Cho Oyu

Cho Oyu.
(NASA Earth Observatory image by Jesse Allen and Robert Simmon, using EO-1 ALI data from the NASA EO-1 team, archived on the USGS Earth Explorer.)

Meaning “Goddess of Turquoise” in Tibetan, Cho Oyu is the sixth tallest mountain in the world. The massive peak is located on the border of Tibet and Nepal, approximately 20 kilometers (12 miles) west of Mount Everest.

Despite its size, Cho Oyu is considered the safest of the eight-thousanders because of the gentle slope of its northwestern face. There are few technically challenging areas on this face and avalanche risk is minimal. An Austrian team reached the summit via the northwestern face in 1953.

Today, Cho Oyu is one of the most popular eight-thousanders. There had been 3,138 successful ascents as of March 2012, more than any other 8K peak except Everest. With a fatality rate of 1 percent, no other eight-thousander is safer.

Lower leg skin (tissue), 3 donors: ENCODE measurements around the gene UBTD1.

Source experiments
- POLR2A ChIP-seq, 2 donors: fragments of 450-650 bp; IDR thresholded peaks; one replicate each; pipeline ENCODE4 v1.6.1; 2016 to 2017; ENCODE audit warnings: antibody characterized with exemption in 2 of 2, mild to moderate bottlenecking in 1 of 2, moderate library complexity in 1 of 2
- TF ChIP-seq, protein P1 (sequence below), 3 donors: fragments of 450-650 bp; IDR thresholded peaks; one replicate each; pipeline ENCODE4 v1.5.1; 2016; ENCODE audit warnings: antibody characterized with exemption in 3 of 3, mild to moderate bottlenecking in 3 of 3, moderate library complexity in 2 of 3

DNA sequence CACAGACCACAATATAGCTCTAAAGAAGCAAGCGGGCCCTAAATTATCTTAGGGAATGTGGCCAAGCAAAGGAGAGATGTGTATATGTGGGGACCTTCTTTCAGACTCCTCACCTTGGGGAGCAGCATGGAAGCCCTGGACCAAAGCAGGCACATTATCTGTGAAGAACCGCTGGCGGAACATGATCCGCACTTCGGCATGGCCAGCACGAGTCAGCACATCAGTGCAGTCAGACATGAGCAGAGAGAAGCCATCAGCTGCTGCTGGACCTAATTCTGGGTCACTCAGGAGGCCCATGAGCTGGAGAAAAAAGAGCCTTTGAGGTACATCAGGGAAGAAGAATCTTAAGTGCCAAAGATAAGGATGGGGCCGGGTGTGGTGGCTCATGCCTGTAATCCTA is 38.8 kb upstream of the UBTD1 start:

“I experienced a wonderful feeling, as one step took me into another world,” said Polish climber Jerzy Kukuczka, the second person to climb all 14 eight thousanders, upon reaching Cho Oyu’s summit. “The steep walls and the knife-edge ridges vanished. It was as if I had stepped out of a dark and dangerous canyon onto a plateau bathed in purple light.”

The Eight-Thousanders

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